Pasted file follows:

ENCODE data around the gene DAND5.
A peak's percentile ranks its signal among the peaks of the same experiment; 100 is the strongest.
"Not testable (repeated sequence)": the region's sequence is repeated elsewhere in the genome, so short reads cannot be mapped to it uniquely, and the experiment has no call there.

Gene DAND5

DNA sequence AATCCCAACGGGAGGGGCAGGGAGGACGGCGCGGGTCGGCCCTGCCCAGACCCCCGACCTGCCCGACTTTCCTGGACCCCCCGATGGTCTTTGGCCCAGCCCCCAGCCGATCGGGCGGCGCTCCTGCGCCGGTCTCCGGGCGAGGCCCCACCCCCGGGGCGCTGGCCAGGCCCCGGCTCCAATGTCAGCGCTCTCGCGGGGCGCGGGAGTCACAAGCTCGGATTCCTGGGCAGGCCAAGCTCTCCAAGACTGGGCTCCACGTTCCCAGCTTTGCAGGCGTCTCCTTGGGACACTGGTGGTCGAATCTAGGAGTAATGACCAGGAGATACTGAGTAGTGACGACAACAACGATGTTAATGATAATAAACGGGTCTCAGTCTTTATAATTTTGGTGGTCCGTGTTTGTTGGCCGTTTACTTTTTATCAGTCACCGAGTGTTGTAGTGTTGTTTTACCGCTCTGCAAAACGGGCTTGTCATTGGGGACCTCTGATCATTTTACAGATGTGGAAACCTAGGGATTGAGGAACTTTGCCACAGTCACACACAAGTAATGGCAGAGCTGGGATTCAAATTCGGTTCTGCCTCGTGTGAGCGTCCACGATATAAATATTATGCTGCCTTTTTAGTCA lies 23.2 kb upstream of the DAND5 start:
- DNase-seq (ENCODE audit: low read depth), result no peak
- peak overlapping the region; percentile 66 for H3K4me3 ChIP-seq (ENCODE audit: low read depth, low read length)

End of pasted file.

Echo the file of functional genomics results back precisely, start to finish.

ENCODE data around the gene DAND5.
A peak's percentile ranks its signal among the peaks of the same experiment; 100 is the strongest.
"Not testable (repeated sequence)": the region's sequence is repeated elsewhere in the genome, so short reads cannot be mapped to it uniquely, and the experiment has no call there.

Gene DAND5

DNA sequence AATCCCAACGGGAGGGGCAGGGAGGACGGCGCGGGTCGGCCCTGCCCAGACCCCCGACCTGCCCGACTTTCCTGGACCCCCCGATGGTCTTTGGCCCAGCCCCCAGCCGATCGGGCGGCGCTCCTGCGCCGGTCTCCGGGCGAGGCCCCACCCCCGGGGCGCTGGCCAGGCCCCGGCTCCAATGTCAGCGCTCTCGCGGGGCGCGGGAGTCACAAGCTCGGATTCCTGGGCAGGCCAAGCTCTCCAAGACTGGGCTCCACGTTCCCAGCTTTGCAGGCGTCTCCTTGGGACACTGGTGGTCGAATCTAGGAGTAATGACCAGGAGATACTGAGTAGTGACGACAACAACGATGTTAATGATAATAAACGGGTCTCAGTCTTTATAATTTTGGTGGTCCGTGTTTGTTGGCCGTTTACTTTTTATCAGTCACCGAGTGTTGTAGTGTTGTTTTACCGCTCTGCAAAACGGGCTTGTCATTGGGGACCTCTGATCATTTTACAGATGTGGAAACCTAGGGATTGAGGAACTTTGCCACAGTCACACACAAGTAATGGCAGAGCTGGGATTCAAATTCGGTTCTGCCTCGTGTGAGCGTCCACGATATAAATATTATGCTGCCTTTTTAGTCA lies 23.2 kb upstream of the DAND5 start:
- DNase-seq (ENCODE audit: low read depth), result no peak
- peak overlapping the region; percentile 66 for H3K4me3 ChIP-seq (ENCODE audit: low read depth, low read length)